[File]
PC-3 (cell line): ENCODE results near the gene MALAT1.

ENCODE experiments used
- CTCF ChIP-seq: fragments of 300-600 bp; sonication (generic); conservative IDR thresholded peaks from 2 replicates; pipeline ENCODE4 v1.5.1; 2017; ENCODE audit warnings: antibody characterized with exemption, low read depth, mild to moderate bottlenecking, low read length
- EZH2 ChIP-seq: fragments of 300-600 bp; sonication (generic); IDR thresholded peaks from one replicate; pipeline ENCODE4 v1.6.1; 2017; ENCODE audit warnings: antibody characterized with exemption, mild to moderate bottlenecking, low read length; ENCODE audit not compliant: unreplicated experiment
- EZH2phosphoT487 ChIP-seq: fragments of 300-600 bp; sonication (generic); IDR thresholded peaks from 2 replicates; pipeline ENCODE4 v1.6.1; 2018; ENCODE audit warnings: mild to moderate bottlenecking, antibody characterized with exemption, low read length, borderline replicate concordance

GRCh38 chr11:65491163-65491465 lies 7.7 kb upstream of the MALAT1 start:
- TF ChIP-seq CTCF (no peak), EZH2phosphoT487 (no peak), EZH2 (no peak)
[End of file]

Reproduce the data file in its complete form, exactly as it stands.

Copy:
PC-3 (cell line): ENCODE results near the gene MALAT1.

ENCODE experiments used
- CTCF ChIP-seq: fragments of 300-600 bp; sonication (generic); conservative IDR thresholded peaks from 2 replicates; pipeline ENCODE4 v1.5.1; 2017; ENCODE audit warnings: antibody characterized with exemption, low read depth, mild to moderate bottlenecking, low read length
- EZH2 ChIP-seq: fragments of 300-600 bp; sonication (generic); IDR thresholded peaks from one replicate; pipeline ENCODE4 v1.6.1; 2017; ENCODE audit warnings: antibody characterized with exemption, mild to moderate bottlenecking, low read length; ENCODE audit not compliant: unreplicated experiment
- EZH2phosphoT487 ChIP-seq: fragments of 300-600 bp; sonication (generic); IDR thresholded peaks from 2 replicates; pipeline ENCODE4 v1.6.1; 2018; ENCODE audit warnings: mild to moderate bottlenecking, antibody characterized with exemption, low read length, borderline replicate concordance

GRCh38 chr11:65491163-65491465 lies 7.7 kb upstream of the MALAT1 start:
- TF ChIP-seq CTCF (no peak), EZH2phosphoT487 (no peak), EZH2 (no peak)